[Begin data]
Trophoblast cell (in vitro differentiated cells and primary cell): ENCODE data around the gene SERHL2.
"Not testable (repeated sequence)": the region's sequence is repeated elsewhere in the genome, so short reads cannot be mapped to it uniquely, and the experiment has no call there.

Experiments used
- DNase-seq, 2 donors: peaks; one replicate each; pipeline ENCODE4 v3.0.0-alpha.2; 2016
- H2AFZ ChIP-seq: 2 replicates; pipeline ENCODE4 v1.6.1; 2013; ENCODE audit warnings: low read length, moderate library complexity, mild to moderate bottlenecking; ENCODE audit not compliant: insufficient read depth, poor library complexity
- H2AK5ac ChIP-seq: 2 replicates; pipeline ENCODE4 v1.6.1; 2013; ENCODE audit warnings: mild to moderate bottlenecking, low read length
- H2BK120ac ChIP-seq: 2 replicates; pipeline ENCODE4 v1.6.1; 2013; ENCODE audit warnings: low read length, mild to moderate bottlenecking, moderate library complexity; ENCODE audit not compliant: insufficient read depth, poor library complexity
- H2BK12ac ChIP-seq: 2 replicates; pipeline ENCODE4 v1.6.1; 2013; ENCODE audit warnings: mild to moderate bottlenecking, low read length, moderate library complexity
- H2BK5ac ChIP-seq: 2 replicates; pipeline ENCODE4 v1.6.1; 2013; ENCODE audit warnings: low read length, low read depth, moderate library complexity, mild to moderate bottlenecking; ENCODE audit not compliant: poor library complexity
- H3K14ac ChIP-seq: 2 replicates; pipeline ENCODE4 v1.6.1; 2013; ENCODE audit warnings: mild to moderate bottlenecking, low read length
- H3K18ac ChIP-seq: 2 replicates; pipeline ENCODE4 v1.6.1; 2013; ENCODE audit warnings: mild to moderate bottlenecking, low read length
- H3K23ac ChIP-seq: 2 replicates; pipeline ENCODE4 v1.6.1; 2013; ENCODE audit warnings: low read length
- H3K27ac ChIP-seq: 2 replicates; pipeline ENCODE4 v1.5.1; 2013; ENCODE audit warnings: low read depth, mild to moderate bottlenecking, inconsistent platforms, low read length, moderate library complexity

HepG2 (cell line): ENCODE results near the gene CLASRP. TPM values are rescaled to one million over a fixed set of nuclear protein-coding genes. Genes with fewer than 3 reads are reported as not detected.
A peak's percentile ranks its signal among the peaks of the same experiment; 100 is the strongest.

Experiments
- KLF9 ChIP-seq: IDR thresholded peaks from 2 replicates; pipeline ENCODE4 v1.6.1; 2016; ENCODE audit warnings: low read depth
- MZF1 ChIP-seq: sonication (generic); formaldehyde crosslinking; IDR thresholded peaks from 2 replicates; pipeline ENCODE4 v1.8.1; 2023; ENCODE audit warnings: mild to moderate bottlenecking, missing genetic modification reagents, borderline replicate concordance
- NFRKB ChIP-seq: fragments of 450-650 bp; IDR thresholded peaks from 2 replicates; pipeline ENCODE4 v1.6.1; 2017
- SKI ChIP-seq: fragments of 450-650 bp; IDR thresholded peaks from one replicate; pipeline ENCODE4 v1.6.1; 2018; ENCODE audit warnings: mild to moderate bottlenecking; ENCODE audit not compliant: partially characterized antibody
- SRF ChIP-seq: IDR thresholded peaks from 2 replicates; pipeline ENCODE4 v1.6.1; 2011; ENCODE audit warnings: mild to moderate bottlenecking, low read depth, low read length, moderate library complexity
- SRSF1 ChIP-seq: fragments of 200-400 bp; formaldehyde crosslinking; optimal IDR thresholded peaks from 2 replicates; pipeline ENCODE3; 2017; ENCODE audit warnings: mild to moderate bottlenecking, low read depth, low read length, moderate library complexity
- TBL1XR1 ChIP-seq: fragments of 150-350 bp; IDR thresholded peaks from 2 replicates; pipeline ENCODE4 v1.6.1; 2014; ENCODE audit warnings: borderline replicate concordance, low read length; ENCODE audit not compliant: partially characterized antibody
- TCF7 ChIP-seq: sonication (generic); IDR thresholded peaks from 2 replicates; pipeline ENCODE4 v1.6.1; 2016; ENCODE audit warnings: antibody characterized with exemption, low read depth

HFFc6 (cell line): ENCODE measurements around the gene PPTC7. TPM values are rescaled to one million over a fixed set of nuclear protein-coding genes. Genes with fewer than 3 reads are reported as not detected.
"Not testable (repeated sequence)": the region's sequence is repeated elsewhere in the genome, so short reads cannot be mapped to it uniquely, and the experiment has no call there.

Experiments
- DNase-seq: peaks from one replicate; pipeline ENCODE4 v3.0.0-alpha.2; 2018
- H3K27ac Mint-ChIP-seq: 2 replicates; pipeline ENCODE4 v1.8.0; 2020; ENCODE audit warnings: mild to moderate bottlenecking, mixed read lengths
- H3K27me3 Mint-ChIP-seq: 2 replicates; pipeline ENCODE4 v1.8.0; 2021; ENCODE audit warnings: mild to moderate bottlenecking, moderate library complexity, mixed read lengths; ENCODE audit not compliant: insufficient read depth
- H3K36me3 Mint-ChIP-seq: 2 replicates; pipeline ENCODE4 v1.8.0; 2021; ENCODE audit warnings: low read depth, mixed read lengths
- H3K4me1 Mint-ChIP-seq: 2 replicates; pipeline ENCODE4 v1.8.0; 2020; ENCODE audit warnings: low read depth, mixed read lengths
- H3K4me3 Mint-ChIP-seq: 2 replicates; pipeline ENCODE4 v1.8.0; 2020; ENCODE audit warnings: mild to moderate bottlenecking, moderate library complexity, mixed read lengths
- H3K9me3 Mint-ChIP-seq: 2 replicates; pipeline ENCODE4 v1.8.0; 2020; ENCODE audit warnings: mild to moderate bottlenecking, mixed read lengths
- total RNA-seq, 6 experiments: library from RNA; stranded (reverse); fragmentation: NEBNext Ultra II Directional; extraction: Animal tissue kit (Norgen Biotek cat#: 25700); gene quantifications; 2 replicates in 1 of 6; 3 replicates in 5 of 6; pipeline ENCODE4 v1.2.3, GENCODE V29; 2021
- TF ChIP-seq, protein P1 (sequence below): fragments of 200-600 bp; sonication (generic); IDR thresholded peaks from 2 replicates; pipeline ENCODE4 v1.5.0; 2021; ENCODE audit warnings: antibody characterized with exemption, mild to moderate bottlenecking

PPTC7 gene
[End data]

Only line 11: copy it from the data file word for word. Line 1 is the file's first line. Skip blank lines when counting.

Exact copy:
- H3K18ac ChIP-seq: 2 replicates; pipeline ENCODE4 v1.6.1; 2013; ENCODE audit warnings: mild to moderate bottlenecking, low read length